“Now,” said Caru, “there is one more thing that needs to be done to make it really work.”
Back at the shop, Caru pulled another drawing from the pouch.
“This is what i need you to carve into the wood. The ancient rheolau that will let it look even farther into the distance.”
The drawing showed an inticate design of shapes and symbols carved on both cylinders. Dai prided himself on his carving skills. Many of his customers requested elaborate floral and nature designs on their furniture, and they were always pleased with his work. These shapes should be much easier. He assured Caru it would be done before sunset the next day.
An hour before sunset, Caru came into the shop. Dai was smiling, pleased with his work and ready to show it to Caru. Caru studied the carvings, took out the design and compared them to it, then looked at Dai and smiled back. Caru carefully aligned the carvings on the two cylinders then looked through it towards the door, then back at Dai.
“Lets' go to the bridge. I want you to see what a wonderous thing we have created.”
Standing on the bridge, Caru make sure the cylinders were aligned correctly and handed Dai the Telesgopi.
“Look back at the town.”
Dai lifted the device to his eye carefully, not wanting to change the cyliders' alignment. He was in awe of what he saw. It was not the baker's house. It was Anwen in a bridal gown. Then Dai himself there at her side. Then Anwen holding their child. Then Dai and his son building furniture. Everyone was content, and safe. His life laid out before him, and everything as is should be, as it was always expected to be. He lowered the Telesgopi and looked at Caru, thinking this must be wizardry.
“It let's you see into the distance. Were you pleased with what you saw?”
“Yes. That is my future?”
“It's one future. The future is always a choice. Look toward the other end of the bridge.”
Dai was not sure if that was a good idea. He was no longer certain if this device they had constructed was a good device or a bad one. Hesitantly he looked down the bridge away from town, and raised the Telesgopi to his eye. He saw a large city with people everywhere. Then he saw Caru and himself sitting at a table outside a cafe, laughing. Then they were climbing on top of a boulder, an gazing together from a mountain top over a green valley. He saw the expression on his own face. Joy. He could feel it. The scene changed to an ocean beach. Dai lowered the device. He did not look at Caru.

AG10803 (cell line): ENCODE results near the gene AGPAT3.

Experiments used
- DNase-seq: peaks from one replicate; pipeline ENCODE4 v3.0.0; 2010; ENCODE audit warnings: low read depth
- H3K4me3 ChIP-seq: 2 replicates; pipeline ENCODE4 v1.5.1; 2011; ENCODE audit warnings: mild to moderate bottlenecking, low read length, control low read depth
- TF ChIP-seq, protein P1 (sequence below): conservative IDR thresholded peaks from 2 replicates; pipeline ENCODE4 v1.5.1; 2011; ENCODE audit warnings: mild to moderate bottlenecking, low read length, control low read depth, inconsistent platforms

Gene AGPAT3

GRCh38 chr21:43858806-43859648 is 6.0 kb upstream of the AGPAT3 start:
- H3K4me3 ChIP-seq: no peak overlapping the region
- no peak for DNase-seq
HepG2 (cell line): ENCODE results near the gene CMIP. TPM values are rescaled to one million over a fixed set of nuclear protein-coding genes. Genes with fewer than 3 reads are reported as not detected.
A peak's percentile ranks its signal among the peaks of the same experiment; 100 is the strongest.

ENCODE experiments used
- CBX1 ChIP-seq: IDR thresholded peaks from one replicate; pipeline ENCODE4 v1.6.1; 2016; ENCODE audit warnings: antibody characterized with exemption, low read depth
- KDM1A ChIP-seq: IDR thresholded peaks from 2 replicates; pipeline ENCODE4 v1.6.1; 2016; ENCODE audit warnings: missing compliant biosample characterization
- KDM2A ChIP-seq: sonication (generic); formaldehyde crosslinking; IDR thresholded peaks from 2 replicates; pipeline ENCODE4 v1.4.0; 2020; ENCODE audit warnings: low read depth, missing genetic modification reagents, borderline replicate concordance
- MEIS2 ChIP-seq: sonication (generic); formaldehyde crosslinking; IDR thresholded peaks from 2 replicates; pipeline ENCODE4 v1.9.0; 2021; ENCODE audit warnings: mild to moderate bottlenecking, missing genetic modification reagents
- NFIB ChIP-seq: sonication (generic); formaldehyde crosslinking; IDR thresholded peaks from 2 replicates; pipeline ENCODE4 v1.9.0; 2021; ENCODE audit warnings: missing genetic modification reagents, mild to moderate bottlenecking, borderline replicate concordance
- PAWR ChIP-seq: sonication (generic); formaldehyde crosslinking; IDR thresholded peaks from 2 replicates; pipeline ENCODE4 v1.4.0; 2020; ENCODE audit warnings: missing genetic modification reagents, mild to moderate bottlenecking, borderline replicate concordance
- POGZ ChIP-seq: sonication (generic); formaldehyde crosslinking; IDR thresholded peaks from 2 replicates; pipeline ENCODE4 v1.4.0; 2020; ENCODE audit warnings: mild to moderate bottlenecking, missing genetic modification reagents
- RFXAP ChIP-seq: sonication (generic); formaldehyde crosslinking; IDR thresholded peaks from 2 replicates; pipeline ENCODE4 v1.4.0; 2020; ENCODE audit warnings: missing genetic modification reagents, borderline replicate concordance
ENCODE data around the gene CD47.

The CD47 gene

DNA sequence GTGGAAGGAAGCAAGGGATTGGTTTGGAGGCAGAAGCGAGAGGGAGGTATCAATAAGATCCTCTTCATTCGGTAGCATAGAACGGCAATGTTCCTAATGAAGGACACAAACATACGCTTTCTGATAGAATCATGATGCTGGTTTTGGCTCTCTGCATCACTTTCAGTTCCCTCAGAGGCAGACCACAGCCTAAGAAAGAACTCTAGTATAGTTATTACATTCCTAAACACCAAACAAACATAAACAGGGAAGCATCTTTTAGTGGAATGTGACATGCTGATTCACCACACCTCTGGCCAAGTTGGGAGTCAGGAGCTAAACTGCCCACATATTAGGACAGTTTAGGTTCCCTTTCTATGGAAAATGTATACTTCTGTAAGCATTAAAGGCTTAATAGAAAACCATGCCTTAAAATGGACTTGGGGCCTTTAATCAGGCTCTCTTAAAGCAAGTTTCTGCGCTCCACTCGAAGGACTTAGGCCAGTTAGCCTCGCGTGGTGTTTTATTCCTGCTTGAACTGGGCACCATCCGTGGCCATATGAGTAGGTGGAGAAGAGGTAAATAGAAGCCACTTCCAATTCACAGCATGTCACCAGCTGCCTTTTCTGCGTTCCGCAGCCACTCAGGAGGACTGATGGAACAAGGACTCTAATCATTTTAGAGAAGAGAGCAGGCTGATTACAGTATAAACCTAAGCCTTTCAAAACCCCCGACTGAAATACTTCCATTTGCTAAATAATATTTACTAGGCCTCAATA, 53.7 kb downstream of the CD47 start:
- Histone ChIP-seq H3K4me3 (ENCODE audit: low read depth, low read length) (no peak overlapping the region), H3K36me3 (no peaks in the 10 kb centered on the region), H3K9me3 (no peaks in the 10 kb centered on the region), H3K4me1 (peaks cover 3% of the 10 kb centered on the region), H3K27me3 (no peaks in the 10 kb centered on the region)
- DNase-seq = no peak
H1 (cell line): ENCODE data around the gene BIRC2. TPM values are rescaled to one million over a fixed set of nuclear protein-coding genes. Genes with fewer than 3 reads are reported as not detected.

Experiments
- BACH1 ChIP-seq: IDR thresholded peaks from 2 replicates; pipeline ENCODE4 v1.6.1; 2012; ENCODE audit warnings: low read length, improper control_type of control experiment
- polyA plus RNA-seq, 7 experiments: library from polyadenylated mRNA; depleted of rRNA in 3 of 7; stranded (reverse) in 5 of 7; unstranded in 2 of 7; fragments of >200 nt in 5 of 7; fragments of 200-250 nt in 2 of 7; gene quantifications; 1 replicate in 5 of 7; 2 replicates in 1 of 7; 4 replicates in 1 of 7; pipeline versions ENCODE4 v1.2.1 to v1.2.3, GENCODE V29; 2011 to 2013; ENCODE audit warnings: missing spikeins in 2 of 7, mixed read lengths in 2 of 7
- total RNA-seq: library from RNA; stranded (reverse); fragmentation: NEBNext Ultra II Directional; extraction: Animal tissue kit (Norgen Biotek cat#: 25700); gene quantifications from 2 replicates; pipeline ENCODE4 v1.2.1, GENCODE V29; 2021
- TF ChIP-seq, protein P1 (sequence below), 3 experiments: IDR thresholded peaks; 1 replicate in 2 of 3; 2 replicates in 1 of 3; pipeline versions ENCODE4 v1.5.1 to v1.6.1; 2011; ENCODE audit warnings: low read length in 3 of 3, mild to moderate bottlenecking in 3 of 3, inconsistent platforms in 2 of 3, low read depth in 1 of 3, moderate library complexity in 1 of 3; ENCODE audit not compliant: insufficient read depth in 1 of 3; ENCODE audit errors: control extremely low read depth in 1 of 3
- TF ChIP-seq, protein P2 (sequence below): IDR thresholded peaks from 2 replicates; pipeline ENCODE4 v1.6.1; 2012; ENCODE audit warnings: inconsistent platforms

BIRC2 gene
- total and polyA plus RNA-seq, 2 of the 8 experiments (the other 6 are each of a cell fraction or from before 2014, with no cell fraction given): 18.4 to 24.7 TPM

“What does it mean?”
“It means tomorrow I will be crossing this bridge to leave your town. You can go with me toward that future, or stay with the future in town.”
Dai handed Caru the Telesgopi.
“I will be leaving just after dawn”, Caru said, almost whispering.
Caru turn and went back to the town, leaving Dai alone on the bridge to try and absorb what he had just seen and the implications of what he had just helped to create.
It is daybreak, and Dai is still tanding there on the bridge. He knows that no matter what he does, no matter what choice he makes, everything will be different from this point on. He knows his life that was mapped out since he was born will be comfortable, safe, content. He knows there are other who could only dream of such a life. But now. Now he has seen into a distance that is filled with adventure, with laughter, with feelings he is not sure he knew existed just a week ago. If he stays, he will always be thinking of what could have been. If he goes? Adventure? Something more than contentment? But at what risk?
He looks back to town. I solitary figure is approaching. Caru. A week ago, there was only one future. But at this moment, both futures are at the same end of the bridge. And very soon, he will have to choose from which end of the bridge he leaves.
~ The Bridge ~
There is a point, in the distance, that your character very badly wants to reach. What is it?
What is the point from which they’ve started out, what are they willing to do to get to that point in the distance? What will they sacrifice?
The bridge is the point between those two places. The bridge is where what they must do to get there, what they’re willing to sacrifice, and the consequences of those decisions coexist.
Write their story, on the bridge.